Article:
Pear and Pomegranate Tart

5 Nov

The first fancy French pastry that I attempted to make at home was a fruit tart.  The kitchen in our apartment at the time was tiny and walled off from the rest of the living space.  Armed with The Joy of Cooking, a newly acquired fluted tart pan and a French rolling-pin I disappeared into the kitchen.  Mixing, flouring, rolling, whisking. Periodically I would holler out to Martin, who was sitting in the living room,  that everything was going well, that it was coming together beautifully.  With every step that I completed successfully my confidence grew.  I was doing this!  It was going to be the best fruit tart ever created!  I baked the crust, filled it with the pastry cream and topped it with fruit.  I yelled for Martin to come in and see this jewel of a pastry that I created. I picked up the tart pan to move it to the dining room table and I lost control of the pastry.  It flew up into the air, pausing directly in front of my face for a split second before crashing to the floor.  Pastry cream every where, the crust shattered.  Martin rounded the corner into the kitchen and stepped on a blueberry.  I burst into tears.

Fruit tarts and I had a rocky start.  But we figured it out.  I suggest moving the empty tart to the plate you intend to serve it on before filling and garnishing.  Another tip is to secure the tart shell to the platter with a dab of pastry cream on the plate.  This will stop it from sliding around – a lesson learnt after a blueberry tart went skidding off a serving platter onto the ground.  That tart remained mostly intact and was subject to the 5 second rule, it was delicious.

The crust and the filling for this tart are two of the most classic pastry techniques out there.  Don’t let that scare you.  Once you are comfortable with these you can make any kind of cream-based tart you can imagine.  Both recipes are incredibly versatile, taking on different flavors easily.

Pâte Sucrée – The Pie and Pastry Bible – Rose Levy Beranbaum

8 tablespoons cold, unsalted butter.  Cut into 1 inch cubes.

1/4 cup granulated sugar

1 1/2 cups all-purpose flour

1 large egg yolk

2 tablespoons heavy cream

Pre-heat oven to 350°.  In a food processor combine the butter and sugar.  Pulse until combined and the sugar disappears into the butter.  Add the flour and salt, pulse until the butter is about the size of peas.  In a separate bowl combine the heavy cream and the egg yolk, whisk.  Add to the flour mixture and pulse until just incorporated.  The dough will be very crumbly.  Dump on a piece of plastic wrap and wrap well.  Using your hands bring the dough together into a flat round.  Refrigerate 30 minutes.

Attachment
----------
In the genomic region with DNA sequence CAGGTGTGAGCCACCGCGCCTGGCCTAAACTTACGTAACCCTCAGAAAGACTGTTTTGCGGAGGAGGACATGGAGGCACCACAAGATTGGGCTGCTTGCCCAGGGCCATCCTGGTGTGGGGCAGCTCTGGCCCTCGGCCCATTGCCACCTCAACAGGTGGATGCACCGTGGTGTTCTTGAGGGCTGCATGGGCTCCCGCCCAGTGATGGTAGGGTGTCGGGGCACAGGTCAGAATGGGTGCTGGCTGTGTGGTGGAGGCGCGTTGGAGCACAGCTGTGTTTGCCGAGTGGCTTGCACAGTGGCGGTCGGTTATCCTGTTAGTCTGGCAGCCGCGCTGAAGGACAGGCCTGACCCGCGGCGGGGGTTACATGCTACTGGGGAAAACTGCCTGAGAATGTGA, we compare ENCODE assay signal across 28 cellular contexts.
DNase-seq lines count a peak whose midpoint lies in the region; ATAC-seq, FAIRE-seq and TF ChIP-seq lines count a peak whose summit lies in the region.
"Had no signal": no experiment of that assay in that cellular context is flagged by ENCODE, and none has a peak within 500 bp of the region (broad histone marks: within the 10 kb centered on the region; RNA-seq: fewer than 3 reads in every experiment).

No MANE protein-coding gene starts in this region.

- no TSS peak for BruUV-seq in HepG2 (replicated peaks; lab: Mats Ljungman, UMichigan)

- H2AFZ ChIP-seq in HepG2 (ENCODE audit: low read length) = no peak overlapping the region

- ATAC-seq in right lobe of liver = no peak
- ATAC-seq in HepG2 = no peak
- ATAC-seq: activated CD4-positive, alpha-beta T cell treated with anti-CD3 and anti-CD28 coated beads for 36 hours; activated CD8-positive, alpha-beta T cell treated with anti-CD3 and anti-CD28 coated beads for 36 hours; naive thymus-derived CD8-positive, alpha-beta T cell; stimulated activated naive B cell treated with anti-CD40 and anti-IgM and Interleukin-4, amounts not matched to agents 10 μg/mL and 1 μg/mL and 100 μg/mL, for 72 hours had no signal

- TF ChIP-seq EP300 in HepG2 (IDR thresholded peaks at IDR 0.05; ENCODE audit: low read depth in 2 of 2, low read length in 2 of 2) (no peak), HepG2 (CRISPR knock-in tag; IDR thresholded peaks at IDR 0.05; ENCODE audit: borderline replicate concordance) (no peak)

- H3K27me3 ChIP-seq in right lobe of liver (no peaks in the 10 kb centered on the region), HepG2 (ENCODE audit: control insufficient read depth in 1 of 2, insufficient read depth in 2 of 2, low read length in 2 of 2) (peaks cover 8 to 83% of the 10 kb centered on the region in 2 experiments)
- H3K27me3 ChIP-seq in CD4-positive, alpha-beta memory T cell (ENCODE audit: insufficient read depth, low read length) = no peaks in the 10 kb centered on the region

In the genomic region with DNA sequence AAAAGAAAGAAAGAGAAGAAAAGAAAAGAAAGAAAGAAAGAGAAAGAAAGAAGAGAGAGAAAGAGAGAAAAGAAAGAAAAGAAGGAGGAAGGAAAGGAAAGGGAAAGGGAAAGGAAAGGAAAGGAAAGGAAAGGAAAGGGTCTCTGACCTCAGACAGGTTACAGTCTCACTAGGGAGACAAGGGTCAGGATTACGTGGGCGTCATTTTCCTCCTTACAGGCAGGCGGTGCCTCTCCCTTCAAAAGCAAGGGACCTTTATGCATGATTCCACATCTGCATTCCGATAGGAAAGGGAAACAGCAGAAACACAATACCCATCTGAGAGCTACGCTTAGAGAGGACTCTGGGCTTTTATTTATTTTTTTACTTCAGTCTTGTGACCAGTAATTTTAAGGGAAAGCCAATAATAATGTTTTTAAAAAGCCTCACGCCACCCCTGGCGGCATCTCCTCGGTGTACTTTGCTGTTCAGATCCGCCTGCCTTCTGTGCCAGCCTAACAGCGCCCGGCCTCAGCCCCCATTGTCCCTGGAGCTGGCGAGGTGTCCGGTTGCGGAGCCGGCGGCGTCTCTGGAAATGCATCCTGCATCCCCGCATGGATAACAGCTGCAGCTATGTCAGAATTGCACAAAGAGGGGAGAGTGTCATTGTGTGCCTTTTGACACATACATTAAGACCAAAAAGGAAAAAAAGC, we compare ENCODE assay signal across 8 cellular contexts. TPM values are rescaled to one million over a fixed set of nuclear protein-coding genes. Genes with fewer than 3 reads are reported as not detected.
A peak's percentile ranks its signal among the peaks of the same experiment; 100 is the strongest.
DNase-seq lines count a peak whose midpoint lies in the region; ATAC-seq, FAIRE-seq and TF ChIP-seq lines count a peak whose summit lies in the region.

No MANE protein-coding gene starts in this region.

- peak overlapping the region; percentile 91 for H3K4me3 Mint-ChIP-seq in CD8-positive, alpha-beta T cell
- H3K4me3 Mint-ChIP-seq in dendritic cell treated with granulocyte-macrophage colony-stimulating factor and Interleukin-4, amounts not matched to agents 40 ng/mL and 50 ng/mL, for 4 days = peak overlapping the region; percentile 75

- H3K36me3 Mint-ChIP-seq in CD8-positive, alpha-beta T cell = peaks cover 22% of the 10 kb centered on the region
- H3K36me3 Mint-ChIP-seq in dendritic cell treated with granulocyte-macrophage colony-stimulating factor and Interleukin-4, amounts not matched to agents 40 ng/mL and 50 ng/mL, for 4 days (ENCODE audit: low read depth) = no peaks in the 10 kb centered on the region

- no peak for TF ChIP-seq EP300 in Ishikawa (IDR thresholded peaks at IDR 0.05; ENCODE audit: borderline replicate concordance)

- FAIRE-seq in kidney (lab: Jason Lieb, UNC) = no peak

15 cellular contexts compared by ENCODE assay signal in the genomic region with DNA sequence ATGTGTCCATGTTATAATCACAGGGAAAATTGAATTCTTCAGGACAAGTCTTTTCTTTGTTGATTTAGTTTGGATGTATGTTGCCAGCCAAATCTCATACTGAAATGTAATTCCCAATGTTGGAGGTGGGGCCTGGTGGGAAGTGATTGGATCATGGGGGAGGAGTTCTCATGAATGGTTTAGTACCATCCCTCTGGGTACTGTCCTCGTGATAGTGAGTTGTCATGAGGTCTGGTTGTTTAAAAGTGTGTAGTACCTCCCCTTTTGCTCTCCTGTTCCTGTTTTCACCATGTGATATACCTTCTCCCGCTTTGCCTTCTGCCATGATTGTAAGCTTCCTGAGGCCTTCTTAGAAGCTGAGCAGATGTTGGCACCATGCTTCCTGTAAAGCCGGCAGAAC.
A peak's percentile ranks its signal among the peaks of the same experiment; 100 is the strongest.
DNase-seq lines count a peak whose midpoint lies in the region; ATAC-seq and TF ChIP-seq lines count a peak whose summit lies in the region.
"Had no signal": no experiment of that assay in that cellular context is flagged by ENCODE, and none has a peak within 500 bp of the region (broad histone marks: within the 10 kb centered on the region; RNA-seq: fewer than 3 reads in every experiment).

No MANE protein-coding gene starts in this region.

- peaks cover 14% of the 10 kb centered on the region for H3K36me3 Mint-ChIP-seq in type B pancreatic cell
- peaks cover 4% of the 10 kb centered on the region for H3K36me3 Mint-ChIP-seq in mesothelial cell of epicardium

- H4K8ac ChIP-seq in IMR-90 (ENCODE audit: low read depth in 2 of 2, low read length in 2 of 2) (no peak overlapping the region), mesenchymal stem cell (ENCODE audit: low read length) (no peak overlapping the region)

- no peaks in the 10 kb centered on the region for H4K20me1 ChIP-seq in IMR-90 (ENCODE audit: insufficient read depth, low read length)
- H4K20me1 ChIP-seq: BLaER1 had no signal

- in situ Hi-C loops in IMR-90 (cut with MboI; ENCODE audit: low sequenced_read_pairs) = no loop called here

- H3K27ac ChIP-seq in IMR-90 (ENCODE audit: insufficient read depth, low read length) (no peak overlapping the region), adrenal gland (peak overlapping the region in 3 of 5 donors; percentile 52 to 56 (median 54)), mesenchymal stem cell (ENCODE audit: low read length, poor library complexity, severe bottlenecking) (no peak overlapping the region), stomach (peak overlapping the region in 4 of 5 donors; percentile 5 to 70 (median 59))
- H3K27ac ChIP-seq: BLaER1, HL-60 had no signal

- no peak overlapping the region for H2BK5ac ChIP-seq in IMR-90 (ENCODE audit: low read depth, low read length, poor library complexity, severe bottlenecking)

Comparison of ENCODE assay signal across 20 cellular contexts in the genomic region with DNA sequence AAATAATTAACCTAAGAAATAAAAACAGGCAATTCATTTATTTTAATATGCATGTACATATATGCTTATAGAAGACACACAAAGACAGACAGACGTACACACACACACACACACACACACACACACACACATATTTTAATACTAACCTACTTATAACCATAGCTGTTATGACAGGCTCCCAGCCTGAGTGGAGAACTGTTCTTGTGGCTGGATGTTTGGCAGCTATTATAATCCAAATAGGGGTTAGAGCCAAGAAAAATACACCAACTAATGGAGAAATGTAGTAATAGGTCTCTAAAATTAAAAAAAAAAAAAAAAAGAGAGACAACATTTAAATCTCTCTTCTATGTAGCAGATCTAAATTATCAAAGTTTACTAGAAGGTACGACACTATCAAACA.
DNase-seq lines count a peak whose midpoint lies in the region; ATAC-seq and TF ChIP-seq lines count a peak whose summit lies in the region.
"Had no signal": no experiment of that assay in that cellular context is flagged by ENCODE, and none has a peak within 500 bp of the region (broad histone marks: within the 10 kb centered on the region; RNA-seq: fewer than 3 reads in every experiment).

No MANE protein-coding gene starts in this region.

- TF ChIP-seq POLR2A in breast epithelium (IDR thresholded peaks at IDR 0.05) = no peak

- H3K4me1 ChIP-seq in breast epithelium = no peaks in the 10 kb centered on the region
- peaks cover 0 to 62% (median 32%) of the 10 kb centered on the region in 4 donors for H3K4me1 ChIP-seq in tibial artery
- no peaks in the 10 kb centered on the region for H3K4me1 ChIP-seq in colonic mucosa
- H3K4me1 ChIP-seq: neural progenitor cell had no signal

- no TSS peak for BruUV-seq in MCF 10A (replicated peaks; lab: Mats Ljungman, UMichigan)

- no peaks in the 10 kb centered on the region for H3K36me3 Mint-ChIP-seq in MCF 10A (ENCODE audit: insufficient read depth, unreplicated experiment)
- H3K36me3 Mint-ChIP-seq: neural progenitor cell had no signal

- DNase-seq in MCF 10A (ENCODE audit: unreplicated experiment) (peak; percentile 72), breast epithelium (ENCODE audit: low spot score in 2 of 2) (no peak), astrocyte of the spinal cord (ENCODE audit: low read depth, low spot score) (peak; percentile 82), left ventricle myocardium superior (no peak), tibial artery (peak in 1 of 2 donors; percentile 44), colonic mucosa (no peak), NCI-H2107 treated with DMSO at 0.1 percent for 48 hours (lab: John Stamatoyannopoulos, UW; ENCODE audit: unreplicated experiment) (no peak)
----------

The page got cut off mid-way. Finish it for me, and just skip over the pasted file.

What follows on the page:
Remove from the fridge.  Sandwich the dough between two sheets of plastic wrap and roll the dough out using a rolling-pin.  The dough will be crumbly.  Using your fingers, press the dough into the tart pan.  I find that using the back of a measuring cup dusted with flour helps to flatten the dough, creating an even base.   Place the tart pan on a sheet pan to make it easier to move the whole thing around.    Poke holes in the dough using a fork to prevent air pockets from forming.  Bake for 20 minutes, until golden brown and the crust shrinks away from the tart pan.  Keep an eye on it.  Poke any air bubble with a fork and rotate if the tart seems to be browning more on one side than another.  Let cool completely.

Vanilla Pastry Cream – Crème Pâtissière – Rose Levy Barenbaum – The Pie and Pastry Bible

2 eggs

3 tablespoons cornstarch

2 cups half & half

1/2 cup sugar

1 vanilla bean, split lengthwise.  Or 1 teaspoon vanilla extract

A pinch of salt

1 tablespoon butter

In a small bowl combine eggs, cornstarch and 1/4 cup of the half & half.  Whisk until combined and the cornstarch has dissolved.

In a saucepan combine half & half, sugar and salt.  Scrape the contents of the vanilla bean into the mixture and add the pod.  Over medium heat bring the mixture to a boil. Turn off the heat.  Add 2 tablespoons of the hot cream to the egg mixture.  Whisk to combine.  You have successfully tempered the mixture!  (Meaning: you have increased the temperature of the egg mixture which will help to prevent the eggs from scrambling when added to the pot of hot cream).  Add the egg mixture to the saucepan and turn the heat back up.  Whisk constantly and thoroughly.  Make sure you get every edge, the bottom and corners of the pot.  Continue until the mixture thickens.  It won’t take long.  When the mixture has reached the texture of pudding, remove from the heat and whisk in the butter.  Now is also the time to add the vanilla extract if you are using in place of the vanilla bean.

Scrape into a bowl and cover the surface of the cream with plastic wrap, pressing in directly onto the surface of the custard.  Let cool to room temperature.  Refrigerate until cold – 1 hr.


2 pears sliced thinly

1 small pomegranate, seeds removed.

Juice from 1 lemon

Cut pears in half, remove core and slice thinly.  Fill a large bowl with cold water, add lemon juice.  Add pear slices.  Let soak 15 minutes.  Remove and dry on paper towel. This will help prevent the pear slices from browning.

Carefully spread the pastry cream into the tart shell.  Arrange pear slices on the tart.  Sprinkle with pomegranate seeds.  Enjoy!


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